Keyboard and trackpad
The keyboard uses black, isolated keys that match the menacing aesthetics of the rest of the machine. If you want a colourful, pretty little laptop, then this X11 probably isn't going to be your ideal machine.
The keys are well spaced over the base, although given it's only an 11-inch ultrabook, there's not a whole lot of room to play with. If you find netbooks uncomfortable to type on, you might struggle here too. I found it perfectly pleasant though, and the keys offer a satisfying amount of travel, making typing for long periods pretty comfortable.
The only area I wasn't keen on was the space bar, which didn't seem to want to register my presses if it wasn't dead-centre. When typing at speed, my thumbs often reside towards the edge of the bar which, on the X11, resulted in quite a few spaces being left out. The model I was testing is an early build and was in fact constructed entirely by hand, rather than by machines capable of placing parts with nanometre precision. So I'm hoping this issue will be resolved in the final product.
The trackpad is very big, considering the small size of the laptop, and it's pleasantly responsive too. It dispenses with dedicated buttons and it's clickable, like the trackpads found on the MacBook Air and the Asus Zenbooks. It's not perfect though. I found when I brought the computer out of sleep, it sometimes took a while for the trackpad to re-enable, which was quite annoying. It seems like a driver issue that could easily be solved for the final build, but it's definitely worth bearing in mind.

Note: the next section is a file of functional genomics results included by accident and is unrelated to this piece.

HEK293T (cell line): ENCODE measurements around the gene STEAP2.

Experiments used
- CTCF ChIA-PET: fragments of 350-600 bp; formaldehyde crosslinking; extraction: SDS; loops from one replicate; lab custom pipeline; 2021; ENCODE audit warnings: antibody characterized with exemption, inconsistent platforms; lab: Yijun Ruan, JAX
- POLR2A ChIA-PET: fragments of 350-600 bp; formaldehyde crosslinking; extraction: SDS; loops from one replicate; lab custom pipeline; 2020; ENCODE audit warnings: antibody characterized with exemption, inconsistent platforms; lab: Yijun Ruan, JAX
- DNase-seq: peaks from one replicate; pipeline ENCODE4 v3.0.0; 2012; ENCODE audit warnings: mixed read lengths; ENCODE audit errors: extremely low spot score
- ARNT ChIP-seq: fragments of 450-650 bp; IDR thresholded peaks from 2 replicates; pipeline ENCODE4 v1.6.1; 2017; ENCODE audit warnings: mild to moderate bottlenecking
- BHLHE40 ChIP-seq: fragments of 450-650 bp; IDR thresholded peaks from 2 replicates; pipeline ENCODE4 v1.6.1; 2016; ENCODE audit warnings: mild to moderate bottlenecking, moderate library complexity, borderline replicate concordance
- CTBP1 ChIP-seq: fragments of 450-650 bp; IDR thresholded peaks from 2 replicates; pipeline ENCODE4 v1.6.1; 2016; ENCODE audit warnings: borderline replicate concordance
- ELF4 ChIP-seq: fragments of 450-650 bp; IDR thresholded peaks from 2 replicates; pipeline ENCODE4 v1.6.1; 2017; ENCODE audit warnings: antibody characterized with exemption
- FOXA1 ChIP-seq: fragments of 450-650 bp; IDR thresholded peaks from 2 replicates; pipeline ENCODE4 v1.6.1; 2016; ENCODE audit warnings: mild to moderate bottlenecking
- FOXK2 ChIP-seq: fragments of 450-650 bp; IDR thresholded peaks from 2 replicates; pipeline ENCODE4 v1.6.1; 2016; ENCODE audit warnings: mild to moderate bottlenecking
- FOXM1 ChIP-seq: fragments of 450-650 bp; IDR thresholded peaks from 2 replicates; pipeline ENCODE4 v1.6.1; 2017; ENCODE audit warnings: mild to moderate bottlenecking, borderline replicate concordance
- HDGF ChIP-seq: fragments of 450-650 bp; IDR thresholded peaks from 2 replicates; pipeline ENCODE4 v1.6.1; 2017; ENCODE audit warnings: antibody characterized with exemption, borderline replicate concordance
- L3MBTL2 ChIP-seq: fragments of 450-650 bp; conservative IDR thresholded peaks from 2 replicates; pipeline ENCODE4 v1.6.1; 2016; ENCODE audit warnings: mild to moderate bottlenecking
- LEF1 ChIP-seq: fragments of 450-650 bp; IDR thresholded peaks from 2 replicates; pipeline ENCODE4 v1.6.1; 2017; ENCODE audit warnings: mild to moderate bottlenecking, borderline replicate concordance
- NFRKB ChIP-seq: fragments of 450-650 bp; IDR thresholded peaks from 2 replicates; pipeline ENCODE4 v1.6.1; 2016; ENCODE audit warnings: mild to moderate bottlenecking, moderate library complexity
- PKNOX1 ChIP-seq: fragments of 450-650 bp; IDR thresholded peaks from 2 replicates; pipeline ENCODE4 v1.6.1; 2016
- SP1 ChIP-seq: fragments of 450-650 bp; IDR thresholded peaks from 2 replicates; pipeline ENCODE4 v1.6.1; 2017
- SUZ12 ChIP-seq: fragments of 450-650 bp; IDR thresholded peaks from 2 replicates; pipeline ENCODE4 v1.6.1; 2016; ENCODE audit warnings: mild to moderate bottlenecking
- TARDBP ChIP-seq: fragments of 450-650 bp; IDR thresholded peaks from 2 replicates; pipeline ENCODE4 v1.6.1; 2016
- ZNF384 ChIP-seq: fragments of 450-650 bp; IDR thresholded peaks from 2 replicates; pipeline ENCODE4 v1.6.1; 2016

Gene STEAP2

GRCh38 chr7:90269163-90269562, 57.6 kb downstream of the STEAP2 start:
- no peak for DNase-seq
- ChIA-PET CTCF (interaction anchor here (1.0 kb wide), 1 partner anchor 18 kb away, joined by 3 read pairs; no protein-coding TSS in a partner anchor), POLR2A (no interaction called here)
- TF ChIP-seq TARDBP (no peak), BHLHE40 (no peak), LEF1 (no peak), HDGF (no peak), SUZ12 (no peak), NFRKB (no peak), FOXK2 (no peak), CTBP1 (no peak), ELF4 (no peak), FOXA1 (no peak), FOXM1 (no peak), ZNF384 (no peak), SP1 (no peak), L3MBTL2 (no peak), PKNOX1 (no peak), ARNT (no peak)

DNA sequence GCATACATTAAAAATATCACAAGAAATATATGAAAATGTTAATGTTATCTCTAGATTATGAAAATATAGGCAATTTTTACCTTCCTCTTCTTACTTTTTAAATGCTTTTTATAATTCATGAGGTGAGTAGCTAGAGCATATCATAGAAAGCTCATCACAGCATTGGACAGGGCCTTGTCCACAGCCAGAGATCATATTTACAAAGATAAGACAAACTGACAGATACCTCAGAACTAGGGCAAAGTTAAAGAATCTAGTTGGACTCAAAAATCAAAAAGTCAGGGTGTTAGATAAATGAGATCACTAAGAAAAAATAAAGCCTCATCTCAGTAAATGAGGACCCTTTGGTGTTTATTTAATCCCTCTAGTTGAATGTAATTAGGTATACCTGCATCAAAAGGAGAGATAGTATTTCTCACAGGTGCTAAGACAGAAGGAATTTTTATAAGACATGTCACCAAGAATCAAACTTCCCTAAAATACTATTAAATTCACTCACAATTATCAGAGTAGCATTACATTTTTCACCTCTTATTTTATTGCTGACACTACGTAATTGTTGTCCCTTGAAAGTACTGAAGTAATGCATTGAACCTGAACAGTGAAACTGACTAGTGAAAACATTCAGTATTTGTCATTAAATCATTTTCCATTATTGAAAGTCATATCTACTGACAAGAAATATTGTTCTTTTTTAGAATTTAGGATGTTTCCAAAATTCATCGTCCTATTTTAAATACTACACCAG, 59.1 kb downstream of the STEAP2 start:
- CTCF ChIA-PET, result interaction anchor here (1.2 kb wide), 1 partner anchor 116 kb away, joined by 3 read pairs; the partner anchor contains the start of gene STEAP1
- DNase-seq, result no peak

The screen on the X11 is an 11.6-inch affair that offers a resolution of 1,366x768 pixels, which is the standard for laptops of this size. It's thankfully both very sharp and bright and this makes getting on with office work particularly comfortable.
It has great colours too and deep black levels so photos, TV shows and movies look great. If you want a machine for work on the go, but one that's also capable of keeping you entertained in your downtime -- or when you're just sick of looking at your emails -- then the X11 is well poised.